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Why Iran should stage a comeback in India’s Foreign Policy calculus   

PM Modi meets Iranian President Ebrahim Raisi on the sidelines of the SCO in Samarkand

Two recent developments have brought the strategic importance of Iran into India’s foreign policy calculus.  As per reports, Iran and India are close to finalizing the long-term arrangements for operating the Chabahar port.

Secondly, Iran became a  member of the Shanghai Cooperation Organization (SCO) whose Summit was held at Samarkand in Uzbekistan last week. The likely conclusion of the nuclear deal between Iran and world powers will only underscore the growing significance of Iran to the geopolitics of Eurasia, Persian Gulf region and of India.

Iran’s pivotal geographical location and the probable connectivity links that it can offer is one of the most important assets. Iranian ports like Bandar Abbas and Chabahar are key transit points for the trade corridors connecting India and the Indian Ocean with the Inner Asia.

The International North South Transit Corridor (INSTC) which has been in the strategic discourse for almost two decades, without much progress, has suddenly come alive with the Russia-Ukraine War. Recently, a trial for the INSTC route was successfully undertaken. Two 40-foot containers were shipped from St Petersburg in Russia for India via land as well as maritime components of the INSTC coming into play. The containers came via Southern Russia, Caspian Sea and Iran to India.

The port of Bandar Abbas is a key connecting node for the INSTC, which will link India’s West Coast to Russia via transport corridors passing through Iran, Caucasus, and the Caspian Sea region. Sometimes, it is pitched as the alternative route bypassing the Suez Canal that will also save time. With the Western attempts to isolate Russia and impose sanctions, the critical role of corridors like the INSTC can’t be undermined.

The port of Chabahar was being developed as an entry point for India’s outreach to Central Asia and Afghanistan. India has already shipped food and medicines to Afghanistan via the Chabahar route. The capture of power by the Taliban in Afghanistan changed the strategic dynamics regarding Chabahar. However, the port is back in the discussions and as India stages a comeback in Afghanistan, the role of Chabahar is likely to increase even further. Chabahar will link southern Afghanistan to India and will perhaps be useful to reach out to the factions within the Taliban that are influential in the region around Kandahar.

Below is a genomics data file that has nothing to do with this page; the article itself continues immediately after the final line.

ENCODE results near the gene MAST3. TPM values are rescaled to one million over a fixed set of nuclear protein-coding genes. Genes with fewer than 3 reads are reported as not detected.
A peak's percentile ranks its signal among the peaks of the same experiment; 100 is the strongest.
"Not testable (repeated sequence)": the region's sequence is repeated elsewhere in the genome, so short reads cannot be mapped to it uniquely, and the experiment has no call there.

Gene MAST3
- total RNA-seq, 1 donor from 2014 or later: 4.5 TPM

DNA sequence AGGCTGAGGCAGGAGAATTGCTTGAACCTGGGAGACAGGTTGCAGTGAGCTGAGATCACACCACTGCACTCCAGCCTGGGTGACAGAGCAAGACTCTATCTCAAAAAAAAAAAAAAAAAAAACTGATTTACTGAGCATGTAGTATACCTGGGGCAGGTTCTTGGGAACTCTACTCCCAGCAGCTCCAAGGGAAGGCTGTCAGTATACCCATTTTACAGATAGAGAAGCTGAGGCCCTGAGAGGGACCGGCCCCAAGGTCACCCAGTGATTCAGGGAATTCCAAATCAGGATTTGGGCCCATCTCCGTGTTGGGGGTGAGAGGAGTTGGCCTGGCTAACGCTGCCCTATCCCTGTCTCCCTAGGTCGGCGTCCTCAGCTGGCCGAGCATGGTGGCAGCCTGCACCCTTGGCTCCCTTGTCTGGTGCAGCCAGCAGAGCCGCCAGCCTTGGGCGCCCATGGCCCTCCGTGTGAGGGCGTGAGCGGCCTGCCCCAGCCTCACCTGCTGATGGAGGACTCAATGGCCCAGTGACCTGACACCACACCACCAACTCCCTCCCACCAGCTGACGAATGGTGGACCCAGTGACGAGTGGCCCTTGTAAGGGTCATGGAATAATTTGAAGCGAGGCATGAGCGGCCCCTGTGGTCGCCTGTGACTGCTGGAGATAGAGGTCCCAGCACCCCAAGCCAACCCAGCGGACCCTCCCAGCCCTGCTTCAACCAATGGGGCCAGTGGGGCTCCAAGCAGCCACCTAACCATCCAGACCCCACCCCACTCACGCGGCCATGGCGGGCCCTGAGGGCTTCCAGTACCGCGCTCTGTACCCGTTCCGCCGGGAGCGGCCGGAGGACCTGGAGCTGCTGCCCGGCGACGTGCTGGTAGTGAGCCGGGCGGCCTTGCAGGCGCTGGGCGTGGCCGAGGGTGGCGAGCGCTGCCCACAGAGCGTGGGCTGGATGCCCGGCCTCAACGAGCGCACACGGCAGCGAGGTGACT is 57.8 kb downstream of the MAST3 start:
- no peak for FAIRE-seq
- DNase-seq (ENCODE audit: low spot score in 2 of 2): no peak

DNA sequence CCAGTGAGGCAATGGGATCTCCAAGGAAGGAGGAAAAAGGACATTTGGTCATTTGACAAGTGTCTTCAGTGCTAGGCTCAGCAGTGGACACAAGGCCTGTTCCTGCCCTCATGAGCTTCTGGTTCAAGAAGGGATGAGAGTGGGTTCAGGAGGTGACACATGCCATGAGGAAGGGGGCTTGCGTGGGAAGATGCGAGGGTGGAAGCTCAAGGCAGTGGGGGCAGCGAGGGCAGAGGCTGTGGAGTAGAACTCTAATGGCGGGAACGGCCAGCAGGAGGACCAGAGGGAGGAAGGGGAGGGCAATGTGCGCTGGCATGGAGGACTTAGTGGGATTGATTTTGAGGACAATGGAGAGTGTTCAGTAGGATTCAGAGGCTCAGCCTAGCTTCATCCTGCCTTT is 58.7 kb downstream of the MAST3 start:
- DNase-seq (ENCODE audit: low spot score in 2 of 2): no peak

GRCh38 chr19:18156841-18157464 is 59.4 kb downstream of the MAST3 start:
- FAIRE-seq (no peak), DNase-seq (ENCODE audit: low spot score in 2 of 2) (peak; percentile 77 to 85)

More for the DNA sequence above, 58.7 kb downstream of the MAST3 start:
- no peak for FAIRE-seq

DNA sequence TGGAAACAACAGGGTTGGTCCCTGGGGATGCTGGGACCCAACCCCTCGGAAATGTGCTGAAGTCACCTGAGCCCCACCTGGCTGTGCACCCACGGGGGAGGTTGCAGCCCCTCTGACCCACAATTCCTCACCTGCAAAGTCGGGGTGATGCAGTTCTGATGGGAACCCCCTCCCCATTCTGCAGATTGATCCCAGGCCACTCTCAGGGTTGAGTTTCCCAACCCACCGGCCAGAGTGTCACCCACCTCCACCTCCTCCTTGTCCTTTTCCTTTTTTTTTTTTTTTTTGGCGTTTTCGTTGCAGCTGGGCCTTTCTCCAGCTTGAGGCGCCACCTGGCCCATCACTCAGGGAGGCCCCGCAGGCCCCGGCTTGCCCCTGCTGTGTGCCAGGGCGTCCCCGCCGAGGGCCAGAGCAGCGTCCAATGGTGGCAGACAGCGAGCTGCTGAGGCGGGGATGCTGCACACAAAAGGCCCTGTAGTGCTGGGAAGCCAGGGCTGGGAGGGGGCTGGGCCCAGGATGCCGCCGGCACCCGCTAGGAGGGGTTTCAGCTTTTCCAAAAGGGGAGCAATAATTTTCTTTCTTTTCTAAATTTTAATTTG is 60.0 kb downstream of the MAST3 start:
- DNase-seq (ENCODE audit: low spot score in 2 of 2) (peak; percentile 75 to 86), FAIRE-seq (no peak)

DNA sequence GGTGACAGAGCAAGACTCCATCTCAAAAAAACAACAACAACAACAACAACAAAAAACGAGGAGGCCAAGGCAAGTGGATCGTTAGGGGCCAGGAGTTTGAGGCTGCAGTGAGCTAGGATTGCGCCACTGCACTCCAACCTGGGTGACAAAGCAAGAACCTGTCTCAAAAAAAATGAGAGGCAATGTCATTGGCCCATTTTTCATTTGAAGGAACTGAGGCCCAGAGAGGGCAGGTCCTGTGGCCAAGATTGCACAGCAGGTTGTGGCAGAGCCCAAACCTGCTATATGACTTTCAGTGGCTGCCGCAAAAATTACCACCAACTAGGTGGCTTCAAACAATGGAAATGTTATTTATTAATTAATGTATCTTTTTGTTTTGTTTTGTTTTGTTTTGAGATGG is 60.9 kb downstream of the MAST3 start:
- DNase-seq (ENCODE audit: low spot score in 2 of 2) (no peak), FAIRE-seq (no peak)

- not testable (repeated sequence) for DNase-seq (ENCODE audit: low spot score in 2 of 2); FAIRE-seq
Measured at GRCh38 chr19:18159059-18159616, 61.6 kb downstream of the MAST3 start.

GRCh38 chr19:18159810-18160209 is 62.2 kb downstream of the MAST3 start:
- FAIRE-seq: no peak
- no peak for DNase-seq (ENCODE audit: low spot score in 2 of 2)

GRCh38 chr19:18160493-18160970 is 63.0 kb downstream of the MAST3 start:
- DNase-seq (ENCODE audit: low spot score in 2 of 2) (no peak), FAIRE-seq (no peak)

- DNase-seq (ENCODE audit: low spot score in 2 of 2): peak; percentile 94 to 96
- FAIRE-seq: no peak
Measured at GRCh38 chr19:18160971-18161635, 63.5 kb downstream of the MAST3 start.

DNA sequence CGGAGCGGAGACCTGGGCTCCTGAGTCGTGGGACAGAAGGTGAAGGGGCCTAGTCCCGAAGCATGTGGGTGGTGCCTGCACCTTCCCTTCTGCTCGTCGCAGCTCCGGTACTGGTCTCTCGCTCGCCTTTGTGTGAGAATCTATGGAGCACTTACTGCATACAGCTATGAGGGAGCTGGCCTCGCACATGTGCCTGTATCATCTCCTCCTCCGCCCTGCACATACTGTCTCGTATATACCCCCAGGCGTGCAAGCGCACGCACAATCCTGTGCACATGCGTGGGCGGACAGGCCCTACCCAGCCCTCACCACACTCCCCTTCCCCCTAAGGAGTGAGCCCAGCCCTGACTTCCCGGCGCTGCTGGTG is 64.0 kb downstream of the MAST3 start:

In this context of emerging connectivity corridors, Iran emerges as a pivot that will link Caucasus and Russia as well as land-locked Afghanistan and Central Asia to India. Taken together, there could be two major arteries of the connectivity corridors passing through Iran that will form the “V” shaped transport links: one will reach Afghanistan and Central Asian states while the other will reach the Caucasus and Black Sea region. Iran is a connecting point of the “V” on which both corridors will come together. The growing trade amongst the countries located along these corridors will open up opportunities for developing infrastructure as well as deepening strategic and economic ties. India would be able to leverage the opportunities not just to trade but to build infrastructure along both these axes.

Iran’s membership in the SCO will add further boost to these transport corridors. The role of Iran is critical as a key node for connectivity and for the evolution of regional security structures in the context of Taliban-controlled Afghanistan. Any solution to the Afghan problem cannot exclude Iran. Moreover, the Iranian membership would add further weight to the SCO as the geography of regional grouping would then spread from the icy Arctic in the north, Black and Caspian Seas to the west, Indian Ocean to the south and Pacific to the east. With Iran’s entry into the SCO, all major Eurasian powers would be part of the grouping.

In this evolving geopolitics, India has to find ways to deepen ties with Iran which have been put in the cold storage since the launch of “maximum pressure” campaign by the Trump administration in 2018-19. Iran has already asked India to purchase oil by using the same methods as it is using for buying Russian oil. The incoming Iranian oil will help in ensuring India’s energy security and easing the pressure of rising oil prices which in turn may help in bringing down the domestic inflation as well.

Thus, Iran is critical for India’s strategic, economic and energy interests. The meeting between PM Modi and Iranian President Raisi on the sidelines of the SCO summit is a good start. It is time to re-engage and bring pivotal  Iran back into India’s foreign policy fold.

Also Read: Iran seeks long-term contract with India on developing Chabahar Port